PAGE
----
Which may be why it's not a bad thing that the "real" winner of the 2020 election was marijuana.

*Speaking of "wokeness," I refuse to use the construct "Latinx" to refer to the Latino population because they themselves have not embraced it. I can only wonder if the presumptuous insistence of the left that the Latino population use this term may have been one of the reasons why Trump did so much better among their voters.

Wednesday, December 16, 2020

Houston 27, Memphis 30

The Cougars, plating their first game in almost a month, fell behind early but mounted a 21-point rally in the fourth quarter to tie the game with 28 seconds remaining. Then they allowed Memphis to kick a game-winning field goal as time expired.

The Good: Down 6-27 at the beginning of the fourth quarter, the Cougars rattled off 21 unanswered points to tie the game. Quarterback Clayton Tune threw touchdown passes to Marquez Stevenson and Bryson Smith and ran for another score, while the UH defense held the Tigers to 13 yards on three possessions during the same time period. 

The Bad: The Cougars wouldn't have had to make such a ferocious rally had they played better football in the first half. Houston had to settle for field goals on their first two trips into the red zone, and were held to three-and-outs on two other possessions. Clayton Tune threw an interception and was sacked and fumbled for a Memphis touchdown on consecutive possessions. That, combined with Memphis quarterback Brady White's ability to pick apart the Houston defense (he had 245 passing yards on the afternoon), meant that the Tigers were able to score 24 unanswered points on the Cougars.

The Ugly: The Cougar defense during Memphis's final drive was an embarrassment. Brady White was able to make easy completions for 12 and 22 yards, and was aided by by a pass interference penalty committed by Cougar safety Thabo Mwaniki, to get the Tigers into easy field goal range in the game's final half-minute. Mwaniki's penalty was one of seven for 75 yards on the Cougars; the Tigers didn't have any.

What It Means: The Cougars end their COVID-truncated regular season with a 3-4 record. Memphis has now beaten Houston five years straight. 

Next up for the Cougars is a Christmas Eve trip to the Metroplex to play Hawaii in the New Mexico Bowl, which is being played in Frisco, Texas due to skyrocketing COVID levels in Albuquerque. 

Yeah, it doesn't make any sense to me, either. But very little has made sense this season. 

Thursday, December 10, 2020

No more Fucking in Austria

No, that doesn't mean that people in Vienna or Innsbruck can't have sex anymore. It means that a small village in the corner of Austria is changing its, eh, peculiar name:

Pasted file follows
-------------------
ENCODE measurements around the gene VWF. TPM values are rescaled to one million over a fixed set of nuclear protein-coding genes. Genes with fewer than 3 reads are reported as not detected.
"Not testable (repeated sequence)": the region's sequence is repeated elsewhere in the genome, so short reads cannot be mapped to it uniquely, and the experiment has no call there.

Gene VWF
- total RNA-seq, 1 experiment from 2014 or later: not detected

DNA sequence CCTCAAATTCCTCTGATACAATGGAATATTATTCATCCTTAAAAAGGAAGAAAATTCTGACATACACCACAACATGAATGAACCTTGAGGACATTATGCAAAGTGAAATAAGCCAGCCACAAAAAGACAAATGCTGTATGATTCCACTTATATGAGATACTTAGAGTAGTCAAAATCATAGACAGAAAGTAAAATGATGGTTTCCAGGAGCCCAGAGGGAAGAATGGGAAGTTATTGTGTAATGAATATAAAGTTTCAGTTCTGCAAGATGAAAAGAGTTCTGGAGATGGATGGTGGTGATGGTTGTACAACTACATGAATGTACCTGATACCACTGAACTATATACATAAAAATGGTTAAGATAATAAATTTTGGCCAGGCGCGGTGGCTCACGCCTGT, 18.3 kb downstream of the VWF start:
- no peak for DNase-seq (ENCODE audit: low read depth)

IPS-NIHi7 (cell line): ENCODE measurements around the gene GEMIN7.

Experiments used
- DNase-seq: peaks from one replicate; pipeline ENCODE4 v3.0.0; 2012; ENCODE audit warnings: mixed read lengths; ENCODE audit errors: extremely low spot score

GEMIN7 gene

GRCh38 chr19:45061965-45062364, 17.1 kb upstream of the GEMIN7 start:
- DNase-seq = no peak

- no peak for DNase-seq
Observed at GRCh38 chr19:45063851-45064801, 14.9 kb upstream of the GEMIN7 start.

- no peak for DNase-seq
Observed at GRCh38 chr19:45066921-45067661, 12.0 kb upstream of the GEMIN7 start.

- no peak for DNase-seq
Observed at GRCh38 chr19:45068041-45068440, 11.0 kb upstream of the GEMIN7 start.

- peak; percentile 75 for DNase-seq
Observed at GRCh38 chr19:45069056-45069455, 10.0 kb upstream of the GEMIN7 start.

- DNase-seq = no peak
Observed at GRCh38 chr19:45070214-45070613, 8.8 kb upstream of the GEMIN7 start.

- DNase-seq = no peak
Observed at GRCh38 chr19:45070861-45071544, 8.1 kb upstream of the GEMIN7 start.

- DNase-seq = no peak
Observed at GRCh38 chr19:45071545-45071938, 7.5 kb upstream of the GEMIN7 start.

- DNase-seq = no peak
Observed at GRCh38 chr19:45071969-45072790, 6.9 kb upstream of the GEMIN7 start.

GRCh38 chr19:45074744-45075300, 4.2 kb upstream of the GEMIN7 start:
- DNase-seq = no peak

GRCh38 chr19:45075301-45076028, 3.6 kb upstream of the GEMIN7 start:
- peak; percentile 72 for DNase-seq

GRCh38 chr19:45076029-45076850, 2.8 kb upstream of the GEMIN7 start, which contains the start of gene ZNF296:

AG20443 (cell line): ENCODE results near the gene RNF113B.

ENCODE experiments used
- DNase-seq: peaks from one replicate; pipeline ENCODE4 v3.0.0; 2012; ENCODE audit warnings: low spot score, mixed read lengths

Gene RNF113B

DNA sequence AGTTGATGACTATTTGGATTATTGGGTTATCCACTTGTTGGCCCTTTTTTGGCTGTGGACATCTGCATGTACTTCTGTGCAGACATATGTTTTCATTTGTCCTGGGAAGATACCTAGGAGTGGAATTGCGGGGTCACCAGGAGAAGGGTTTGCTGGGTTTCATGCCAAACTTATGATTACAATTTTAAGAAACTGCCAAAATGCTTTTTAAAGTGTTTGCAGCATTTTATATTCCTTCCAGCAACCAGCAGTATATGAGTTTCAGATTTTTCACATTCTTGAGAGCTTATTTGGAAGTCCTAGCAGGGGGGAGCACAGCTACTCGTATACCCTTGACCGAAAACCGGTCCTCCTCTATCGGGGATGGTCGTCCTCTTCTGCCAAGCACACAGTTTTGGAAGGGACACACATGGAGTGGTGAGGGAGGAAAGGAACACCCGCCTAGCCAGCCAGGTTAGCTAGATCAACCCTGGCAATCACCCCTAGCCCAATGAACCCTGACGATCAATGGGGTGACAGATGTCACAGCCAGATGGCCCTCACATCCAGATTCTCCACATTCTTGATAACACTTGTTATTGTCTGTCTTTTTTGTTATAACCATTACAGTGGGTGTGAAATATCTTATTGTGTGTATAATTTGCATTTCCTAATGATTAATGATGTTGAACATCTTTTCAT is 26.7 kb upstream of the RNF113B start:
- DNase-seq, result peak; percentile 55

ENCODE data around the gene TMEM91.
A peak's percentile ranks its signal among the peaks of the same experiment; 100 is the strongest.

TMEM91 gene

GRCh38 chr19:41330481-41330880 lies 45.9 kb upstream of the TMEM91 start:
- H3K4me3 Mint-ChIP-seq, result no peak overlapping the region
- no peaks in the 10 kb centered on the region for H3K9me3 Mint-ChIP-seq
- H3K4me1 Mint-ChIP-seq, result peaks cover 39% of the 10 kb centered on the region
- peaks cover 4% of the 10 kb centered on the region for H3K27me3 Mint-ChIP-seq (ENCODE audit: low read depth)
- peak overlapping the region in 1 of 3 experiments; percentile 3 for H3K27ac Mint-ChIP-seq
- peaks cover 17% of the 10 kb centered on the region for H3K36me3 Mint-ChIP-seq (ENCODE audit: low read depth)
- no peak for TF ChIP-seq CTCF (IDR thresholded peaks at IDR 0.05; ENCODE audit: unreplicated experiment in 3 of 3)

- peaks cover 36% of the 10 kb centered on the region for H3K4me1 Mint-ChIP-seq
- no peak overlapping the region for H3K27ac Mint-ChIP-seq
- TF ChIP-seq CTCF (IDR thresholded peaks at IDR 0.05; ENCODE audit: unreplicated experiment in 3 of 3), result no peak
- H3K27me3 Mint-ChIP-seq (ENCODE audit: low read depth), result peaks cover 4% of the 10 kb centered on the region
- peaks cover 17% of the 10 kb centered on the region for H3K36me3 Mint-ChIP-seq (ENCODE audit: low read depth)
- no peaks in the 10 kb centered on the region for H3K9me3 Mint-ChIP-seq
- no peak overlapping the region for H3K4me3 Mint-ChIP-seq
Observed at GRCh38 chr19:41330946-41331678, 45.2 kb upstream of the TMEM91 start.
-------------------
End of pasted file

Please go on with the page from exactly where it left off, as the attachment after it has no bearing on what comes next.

Residents of an Austrian village will ring in the new year under a new name – Fugging – after ridicule and repeated theft of their signposts became too much to bear.

They finally grew weary of Fucking, its current name, which some experts say dates back to the 11th century.

Minutes from a municipal council meeting published on Thursday showed that the village of about 100 people will be named Fugging from 1 January 2021.

Located 260km (161 miles) west of Vienna, Fucking has in recent years become a popular stop-off point for tourists, particularly from English-speaking countries, who snap pictures of themselves by the signposts at the entrance and exit to the village and post them on social media.

Dozens of signposts have been stolen, forcing the local authorities to put up the sign at a 2m height and embed it in theft-resistant concrete when putting up replacements.

Finally, the villagers, known as Fuckingers, “had enough of visitors and their bad jokes”, wrote Austrian daily Die Prese.

Legend has it that the village, pronounced "foo-king," was founded in the sixth century by a Bavarian nobleman named Focko.

The village isn't too far north of Salzburg, and Corinne and I had always joked about visiting this village during one of our trips there just to say that we had "been to Fucking, Austria." But that's exactly the problem: too many English speakers were inundating the tiny village, taking pictures, stealing signs, and giggling about the town's name, even though it doesn't mean in German what it means in English.

Villagers had simply gotten tired of Fucking.

Monday, December 07, 2020

The end of the Arecibo telescope in Puerto Rico

The iconic radio telescope is no more:

On Monday night, the enormous instrument platform that hung over the Arecibo radio telescope's big dish collapsed due to the failure of the remaining cables supporting it. The risk of this sort of failure was the key motivation behind the National Science Foundation's recent decision to shut down the observatory, as the potential for collapse made any attempt to repair the battered scope too dangerous for the people who would do the repairs.

The Arecibo Radio Observatory was built in the jungles of Puerto Rico in 1963. It consisted of an aluminum dish 1,000 feet in diameter that reflected incoming radio signals to receivers hanging from a massive, 900-ton instrument package that was suspended almost 500 feet above it. The steel cable suspension system was supported by three reinforced concrete towers. When these cables failed and snapped, the instrument platform crashed into the dish below it, destroying the apparatus. The concrete support towers themselves were damaged, as well.

The NSF has released rather dramatic stationary and drone camera footage of last week's collapse:

Fortunately, nobody was injured by the collapse.

Just two weeks earlier, the NSF determined that the aging telescope was too dangerous to repair and would be decommissioned:

Since its commissioning in the 1960s, the observatory has played a role in many discoveries, primarily in the field of pulsars, a class of radio-emitting neutron stars. It has also been involved with SETI searches, and it transmitted an image to a star cluster under the assumption that any intelligent life there might be partaking in its own SETI program. But over the last 15 years or so the NSF, Arecibo's primary means of support, has cut its funding for the observatory, which has struggled to maintain full operations over this period.